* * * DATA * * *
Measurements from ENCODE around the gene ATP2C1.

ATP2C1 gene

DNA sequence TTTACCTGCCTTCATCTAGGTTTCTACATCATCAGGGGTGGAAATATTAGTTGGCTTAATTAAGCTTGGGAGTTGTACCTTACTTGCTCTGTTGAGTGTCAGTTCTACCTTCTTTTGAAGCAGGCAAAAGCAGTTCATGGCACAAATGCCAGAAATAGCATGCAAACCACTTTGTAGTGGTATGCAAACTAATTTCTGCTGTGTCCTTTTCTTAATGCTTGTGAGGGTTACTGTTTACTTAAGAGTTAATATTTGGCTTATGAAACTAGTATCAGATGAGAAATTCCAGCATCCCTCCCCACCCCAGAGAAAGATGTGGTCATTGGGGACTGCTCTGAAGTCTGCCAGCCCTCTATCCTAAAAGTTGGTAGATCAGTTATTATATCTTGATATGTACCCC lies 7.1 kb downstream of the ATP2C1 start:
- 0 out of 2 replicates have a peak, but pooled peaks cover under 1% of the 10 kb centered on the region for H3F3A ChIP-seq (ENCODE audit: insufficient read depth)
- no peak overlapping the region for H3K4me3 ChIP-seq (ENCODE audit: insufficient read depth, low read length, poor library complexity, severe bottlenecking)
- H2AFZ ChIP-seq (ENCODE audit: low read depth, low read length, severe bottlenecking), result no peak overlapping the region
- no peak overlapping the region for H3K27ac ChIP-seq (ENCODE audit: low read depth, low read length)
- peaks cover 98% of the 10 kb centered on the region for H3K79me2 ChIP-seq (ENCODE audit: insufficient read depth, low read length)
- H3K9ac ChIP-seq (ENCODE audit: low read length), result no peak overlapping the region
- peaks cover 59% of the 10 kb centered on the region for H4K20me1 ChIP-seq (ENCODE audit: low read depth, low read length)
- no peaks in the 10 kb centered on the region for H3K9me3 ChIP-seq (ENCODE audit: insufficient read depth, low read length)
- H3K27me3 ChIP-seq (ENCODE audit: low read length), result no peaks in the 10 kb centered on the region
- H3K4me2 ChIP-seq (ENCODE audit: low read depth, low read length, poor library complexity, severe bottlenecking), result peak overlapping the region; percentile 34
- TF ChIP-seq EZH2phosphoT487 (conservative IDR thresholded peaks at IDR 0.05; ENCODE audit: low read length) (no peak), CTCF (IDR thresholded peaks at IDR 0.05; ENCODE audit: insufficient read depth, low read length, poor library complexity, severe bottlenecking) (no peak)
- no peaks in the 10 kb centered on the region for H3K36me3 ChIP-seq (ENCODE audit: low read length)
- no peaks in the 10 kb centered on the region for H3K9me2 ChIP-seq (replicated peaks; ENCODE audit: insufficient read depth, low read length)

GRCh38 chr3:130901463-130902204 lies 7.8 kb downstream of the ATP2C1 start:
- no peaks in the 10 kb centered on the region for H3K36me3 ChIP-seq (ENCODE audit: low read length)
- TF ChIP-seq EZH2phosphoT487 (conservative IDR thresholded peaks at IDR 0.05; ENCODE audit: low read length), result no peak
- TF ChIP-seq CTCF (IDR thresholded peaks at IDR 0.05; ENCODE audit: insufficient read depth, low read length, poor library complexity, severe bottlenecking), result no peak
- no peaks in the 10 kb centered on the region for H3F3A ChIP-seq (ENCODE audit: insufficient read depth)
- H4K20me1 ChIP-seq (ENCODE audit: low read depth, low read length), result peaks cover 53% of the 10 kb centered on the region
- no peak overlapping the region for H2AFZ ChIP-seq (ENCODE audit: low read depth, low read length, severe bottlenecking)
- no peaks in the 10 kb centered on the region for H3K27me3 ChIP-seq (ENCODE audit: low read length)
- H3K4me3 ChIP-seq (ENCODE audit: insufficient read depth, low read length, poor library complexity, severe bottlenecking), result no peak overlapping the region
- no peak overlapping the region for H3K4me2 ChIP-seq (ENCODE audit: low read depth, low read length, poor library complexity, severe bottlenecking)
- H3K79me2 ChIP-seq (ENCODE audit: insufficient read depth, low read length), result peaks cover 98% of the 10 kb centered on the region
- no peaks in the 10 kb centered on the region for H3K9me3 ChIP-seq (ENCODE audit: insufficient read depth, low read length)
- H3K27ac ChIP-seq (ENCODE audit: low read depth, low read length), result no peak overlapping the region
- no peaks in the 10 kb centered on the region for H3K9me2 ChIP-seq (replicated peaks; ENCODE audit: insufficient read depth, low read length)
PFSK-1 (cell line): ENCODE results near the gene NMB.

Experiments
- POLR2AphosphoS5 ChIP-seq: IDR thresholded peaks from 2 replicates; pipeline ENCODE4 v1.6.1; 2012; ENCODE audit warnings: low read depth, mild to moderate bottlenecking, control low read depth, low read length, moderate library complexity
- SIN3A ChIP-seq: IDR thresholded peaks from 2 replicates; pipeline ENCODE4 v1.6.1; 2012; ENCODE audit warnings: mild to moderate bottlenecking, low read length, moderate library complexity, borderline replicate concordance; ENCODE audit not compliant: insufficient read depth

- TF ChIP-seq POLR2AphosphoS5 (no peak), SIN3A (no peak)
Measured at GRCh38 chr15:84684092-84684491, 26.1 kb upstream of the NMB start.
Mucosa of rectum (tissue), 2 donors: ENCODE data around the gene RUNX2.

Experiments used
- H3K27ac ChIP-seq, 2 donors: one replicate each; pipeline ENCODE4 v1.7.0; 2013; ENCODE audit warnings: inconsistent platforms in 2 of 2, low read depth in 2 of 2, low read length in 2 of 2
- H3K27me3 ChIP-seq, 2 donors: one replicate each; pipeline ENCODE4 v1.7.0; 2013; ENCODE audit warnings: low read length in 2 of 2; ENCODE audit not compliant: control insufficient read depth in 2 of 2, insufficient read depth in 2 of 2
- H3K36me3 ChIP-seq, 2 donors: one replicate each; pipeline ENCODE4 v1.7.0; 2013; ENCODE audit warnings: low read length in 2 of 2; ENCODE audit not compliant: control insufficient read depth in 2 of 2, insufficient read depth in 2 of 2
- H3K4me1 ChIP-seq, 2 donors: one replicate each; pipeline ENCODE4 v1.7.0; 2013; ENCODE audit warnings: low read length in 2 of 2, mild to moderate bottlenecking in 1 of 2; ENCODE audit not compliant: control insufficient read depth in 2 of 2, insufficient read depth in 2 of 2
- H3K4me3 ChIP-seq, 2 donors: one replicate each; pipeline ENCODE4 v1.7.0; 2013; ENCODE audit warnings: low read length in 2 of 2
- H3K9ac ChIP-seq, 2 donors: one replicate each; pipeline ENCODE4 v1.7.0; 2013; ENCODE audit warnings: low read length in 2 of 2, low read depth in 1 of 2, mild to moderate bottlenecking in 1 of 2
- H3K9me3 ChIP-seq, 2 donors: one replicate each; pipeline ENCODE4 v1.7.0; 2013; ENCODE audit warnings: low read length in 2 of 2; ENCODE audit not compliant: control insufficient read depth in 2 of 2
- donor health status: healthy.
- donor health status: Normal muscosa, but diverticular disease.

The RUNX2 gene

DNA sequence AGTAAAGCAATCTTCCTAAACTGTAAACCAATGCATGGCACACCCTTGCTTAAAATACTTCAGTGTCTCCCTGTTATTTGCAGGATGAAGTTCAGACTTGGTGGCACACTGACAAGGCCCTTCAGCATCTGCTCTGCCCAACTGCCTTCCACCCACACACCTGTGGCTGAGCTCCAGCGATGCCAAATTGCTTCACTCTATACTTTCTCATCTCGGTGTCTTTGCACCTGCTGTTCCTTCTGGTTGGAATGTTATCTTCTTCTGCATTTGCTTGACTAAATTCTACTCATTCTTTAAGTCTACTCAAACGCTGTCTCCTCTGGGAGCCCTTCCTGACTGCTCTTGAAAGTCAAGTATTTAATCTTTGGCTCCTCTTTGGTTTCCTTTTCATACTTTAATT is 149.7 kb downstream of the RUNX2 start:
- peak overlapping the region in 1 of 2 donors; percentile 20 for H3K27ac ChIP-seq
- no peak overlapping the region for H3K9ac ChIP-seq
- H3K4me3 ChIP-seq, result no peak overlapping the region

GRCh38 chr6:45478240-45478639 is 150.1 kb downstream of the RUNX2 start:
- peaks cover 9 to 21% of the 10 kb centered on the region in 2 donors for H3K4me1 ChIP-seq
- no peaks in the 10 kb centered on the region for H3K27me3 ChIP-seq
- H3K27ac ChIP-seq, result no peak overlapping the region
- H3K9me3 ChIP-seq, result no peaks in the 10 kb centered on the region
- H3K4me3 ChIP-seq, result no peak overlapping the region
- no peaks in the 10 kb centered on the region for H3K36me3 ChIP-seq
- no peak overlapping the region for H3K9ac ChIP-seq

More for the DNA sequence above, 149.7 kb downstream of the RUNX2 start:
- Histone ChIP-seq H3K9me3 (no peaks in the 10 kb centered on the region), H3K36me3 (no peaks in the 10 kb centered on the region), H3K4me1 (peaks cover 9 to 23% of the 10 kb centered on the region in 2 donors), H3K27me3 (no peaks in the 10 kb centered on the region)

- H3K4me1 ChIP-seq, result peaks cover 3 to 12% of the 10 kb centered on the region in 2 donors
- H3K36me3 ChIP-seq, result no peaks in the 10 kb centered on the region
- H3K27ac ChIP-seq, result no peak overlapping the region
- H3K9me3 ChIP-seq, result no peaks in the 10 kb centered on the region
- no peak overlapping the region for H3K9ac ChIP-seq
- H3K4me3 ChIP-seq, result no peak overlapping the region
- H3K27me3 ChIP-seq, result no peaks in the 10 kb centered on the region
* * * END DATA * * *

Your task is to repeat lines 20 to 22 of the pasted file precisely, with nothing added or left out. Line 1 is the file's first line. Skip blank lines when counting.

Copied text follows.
- TF ChIP-seq CTCF (IDR thresholded peaks at IDR 0.05; ENCODE audit: insufficient read depth, low read length, poor library complexity, severe bottlenecking), result no peak
- no peaks in the 10 kb centered on the region for H3F3A ChIP-seq (ENCODE audit: insufficient read depth)
- H4K20me1 ChIP-seq (ENCODE audit: low read depth, low read length), result peaks cover 53% of the 10 kb centered on the region